The title intrigued me, and of course Wilson meant that his hero Aramis Black would get the best of evil.
Aramis moves to Nashville and leave behind his violent life, filled with vices and ties to a radical group in the Pacific Northwest. He opens a trendy coffee shop and starts over with his aspiring country western singer and health food nut brother Johnny Ray Black.
A life shaping event occurred in Aramis’ life when he was six that may have sent him into a tailspin down the road to a destructive lifestyle. He witnessed the murder of his mother Dianne Lewis Black. He blames his uncle Wyatt for not preventing this awful crime. Even with his newfound faith, Aramis can’t forgive his uncle.
When a man is murdered in the coffee shop who speaks the same death bed words his mother spoke, things start to pop, in weird ways. His mother’s handkerchief given to him before his mother’s murder had been stolen from him. It turns up and then is stolen again. Clues start piling up suggesting a link between the Black family and the famed Louisiana Purchase explorer Meriwether Lewis, who some historians think might have been murdered. Could his mother have been murdered because she knew where Lewis hid his cache of gold?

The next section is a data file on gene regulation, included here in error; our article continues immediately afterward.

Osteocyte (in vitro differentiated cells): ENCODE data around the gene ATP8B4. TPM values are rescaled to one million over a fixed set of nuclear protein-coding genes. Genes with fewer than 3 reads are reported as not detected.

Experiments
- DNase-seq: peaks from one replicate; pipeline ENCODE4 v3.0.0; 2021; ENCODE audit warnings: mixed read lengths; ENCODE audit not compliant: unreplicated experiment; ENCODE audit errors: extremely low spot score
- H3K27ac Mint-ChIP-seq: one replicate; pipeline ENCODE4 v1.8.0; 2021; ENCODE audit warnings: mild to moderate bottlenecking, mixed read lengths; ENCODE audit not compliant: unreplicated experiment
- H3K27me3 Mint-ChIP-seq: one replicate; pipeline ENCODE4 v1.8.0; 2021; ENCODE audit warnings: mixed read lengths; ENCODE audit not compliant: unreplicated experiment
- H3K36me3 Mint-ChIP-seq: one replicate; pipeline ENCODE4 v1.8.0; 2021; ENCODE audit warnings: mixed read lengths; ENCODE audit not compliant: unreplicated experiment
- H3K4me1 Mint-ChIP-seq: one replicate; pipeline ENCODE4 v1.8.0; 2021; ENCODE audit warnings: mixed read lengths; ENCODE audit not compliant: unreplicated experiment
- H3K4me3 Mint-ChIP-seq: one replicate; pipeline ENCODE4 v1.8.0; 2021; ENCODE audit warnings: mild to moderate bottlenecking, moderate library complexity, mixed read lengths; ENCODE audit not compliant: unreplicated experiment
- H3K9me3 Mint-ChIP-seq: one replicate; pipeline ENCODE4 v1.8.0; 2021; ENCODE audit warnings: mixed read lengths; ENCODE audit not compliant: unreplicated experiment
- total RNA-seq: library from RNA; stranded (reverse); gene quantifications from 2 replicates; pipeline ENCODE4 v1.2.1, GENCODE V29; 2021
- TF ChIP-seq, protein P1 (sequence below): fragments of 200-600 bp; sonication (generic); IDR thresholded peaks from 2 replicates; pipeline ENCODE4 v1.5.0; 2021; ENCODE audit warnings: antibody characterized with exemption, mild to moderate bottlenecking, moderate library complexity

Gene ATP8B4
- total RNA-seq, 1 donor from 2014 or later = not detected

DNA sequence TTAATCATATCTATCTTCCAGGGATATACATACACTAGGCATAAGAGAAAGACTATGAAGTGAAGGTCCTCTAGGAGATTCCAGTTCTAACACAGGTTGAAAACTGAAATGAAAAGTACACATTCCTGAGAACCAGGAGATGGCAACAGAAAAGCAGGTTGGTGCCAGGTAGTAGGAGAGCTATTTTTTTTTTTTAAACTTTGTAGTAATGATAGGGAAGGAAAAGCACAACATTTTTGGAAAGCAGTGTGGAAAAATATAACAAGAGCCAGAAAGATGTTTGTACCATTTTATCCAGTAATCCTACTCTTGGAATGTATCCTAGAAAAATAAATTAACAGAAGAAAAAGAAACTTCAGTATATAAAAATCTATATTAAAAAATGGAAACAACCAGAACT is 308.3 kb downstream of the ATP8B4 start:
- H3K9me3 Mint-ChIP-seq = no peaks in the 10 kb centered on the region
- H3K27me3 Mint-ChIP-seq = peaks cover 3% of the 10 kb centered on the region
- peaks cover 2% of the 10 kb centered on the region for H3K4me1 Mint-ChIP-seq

Suddenly a reality TV show crew shows up offering Aramis and invitation to be on their show, where the premise is that the contestant can “get the best of evil” by giving good for evil. I had trouble buying that since all the reality shows I know about try to bring out the worst in people to garner ratings…perhaps if it were a Christian television network, but that would be about it.
Perhaps the best crafted scenes in the book are the nightmares Aramis has of the physical abuse he suffered as a child at the hands of his father and the fear that if his mother were alive she wouldn’t be proud of the man he became. Other scenes that rang true were those depicting a love-hate relationship between Aramis and Johnny Ray.
Ultimately the novel is about spiritual growth. Aramis has lived on dark side and now as a Christian is making different choices. The issue of forgiveness has got Aramis in a headlock and won’t let him go. The ultimate lesson Aramis learns is that no matter what his mistakes were, God has forgiven him.